Space Station

Modelling worlds

I went for another run today. Two and a half miles in 21 minutes. Certainly not my fastest time but I'm trying to avoid more injuries.

In other news, I'm writing software that allows one to arbitrarily model a world and agents in the world which can move around and freely interact with it. There's an interesting distinction between things in the world and the words to describe them. You might have a "box" and the word to describe that is, not surprisingly, "box". However, what if you have two boxes? You use adjectives such as "big" or "wooden" to describe them.

You also have verbs such as "take", "drop", "move", etc. Because Perl allows you to assign custom attributes to subroutines, it's fairly easy to implement verbs.

sub describe : Verb(look) {
    my $self = shift;
    my $adjectives = $self->_printable_list( $self->adjectives );
    return "$adjectives " . $name;  # this is actually cached
}

With that, the verb "describe" and its synonym "look" are automatically added to the vocabulary and you can just do this:

print $agent->describe($box);

However, because we automatically get synonyms, we can also do this:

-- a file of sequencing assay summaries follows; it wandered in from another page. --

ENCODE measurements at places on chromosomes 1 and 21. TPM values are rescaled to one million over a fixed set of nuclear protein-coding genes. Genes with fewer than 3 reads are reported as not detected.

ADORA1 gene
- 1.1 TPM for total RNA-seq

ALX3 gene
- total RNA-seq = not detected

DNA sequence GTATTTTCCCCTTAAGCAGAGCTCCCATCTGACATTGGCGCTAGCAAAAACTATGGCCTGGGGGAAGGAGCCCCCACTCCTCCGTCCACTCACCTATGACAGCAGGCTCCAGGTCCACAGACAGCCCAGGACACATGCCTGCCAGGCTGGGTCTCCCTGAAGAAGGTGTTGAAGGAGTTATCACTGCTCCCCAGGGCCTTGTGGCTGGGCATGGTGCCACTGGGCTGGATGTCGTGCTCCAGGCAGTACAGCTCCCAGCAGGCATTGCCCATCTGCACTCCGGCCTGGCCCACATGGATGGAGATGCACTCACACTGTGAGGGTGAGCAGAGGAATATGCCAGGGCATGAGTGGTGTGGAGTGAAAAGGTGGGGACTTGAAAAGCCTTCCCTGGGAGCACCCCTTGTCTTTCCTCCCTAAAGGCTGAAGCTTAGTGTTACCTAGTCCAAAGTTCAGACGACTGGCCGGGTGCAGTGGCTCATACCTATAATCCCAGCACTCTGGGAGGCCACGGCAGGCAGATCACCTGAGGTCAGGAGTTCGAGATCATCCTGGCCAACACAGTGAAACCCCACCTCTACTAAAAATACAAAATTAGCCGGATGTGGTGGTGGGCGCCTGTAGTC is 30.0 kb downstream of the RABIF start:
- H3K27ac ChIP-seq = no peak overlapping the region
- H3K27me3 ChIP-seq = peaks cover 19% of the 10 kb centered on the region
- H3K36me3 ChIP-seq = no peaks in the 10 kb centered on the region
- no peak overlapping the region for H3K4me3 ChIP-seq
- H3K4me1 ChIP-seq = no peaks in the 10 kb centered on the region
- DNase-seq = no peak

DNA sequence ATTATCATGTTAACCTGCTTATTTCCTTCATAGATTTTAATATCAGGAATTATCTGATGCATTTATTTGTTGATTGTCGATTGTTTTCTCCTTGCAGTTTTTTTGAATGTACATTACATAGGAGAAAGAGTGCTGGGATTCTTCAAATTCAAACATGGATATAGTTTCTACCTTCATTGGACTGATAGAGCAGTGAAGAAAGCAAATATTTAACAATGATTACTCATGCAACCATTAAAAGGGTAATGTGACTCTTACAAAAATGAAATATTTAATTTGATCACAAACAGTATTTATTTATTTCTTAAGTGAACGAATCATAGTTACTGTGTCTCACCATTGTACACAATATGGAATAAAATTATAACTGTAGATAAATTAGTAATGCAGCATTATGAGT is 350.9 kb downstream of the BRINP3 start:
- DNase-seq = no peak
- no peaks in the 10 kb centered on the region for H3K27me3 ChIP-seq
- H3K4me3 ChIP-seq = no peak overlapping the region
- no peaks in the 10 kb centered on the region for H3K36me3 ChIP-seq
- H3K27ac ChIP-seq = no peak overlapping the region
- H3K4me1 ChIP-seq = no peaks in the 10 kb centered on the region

print $agent->look($box);

That works because the Agent class has a can_do() method which checks to see which verbs or their synonyms are in the vocabulary and, if they exist, it calls the $box->describe method.

My goal is to eventually add an English grammar on top of this so that the user can run a shell and interact with the world in natural language. Of course, while this is clearly beneficial for text adventures, it actually can be used for any setting where the user wants to be able to model a world and interact with it. You could use this to set up a virtual text-based "work center" where your employees can wander from area to area in the world and communicate with other employees, take memos, etc. Of course, it's not that I think anyone will actually do that, but it's possible.

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I think it's a great idea
Expanding the vocabulary and API to include a user-friendly front end that plain English speakers could use to develop environments would be wonderful!

Fairie G (somewhat geeky girl)
I'd be really interested to see what you're working on (if it's meant to be available eventually), as my alife project involves me creating a very similar sort of setup. I've got some agents running about in a 2d world right now, and am building up their interactions a bit.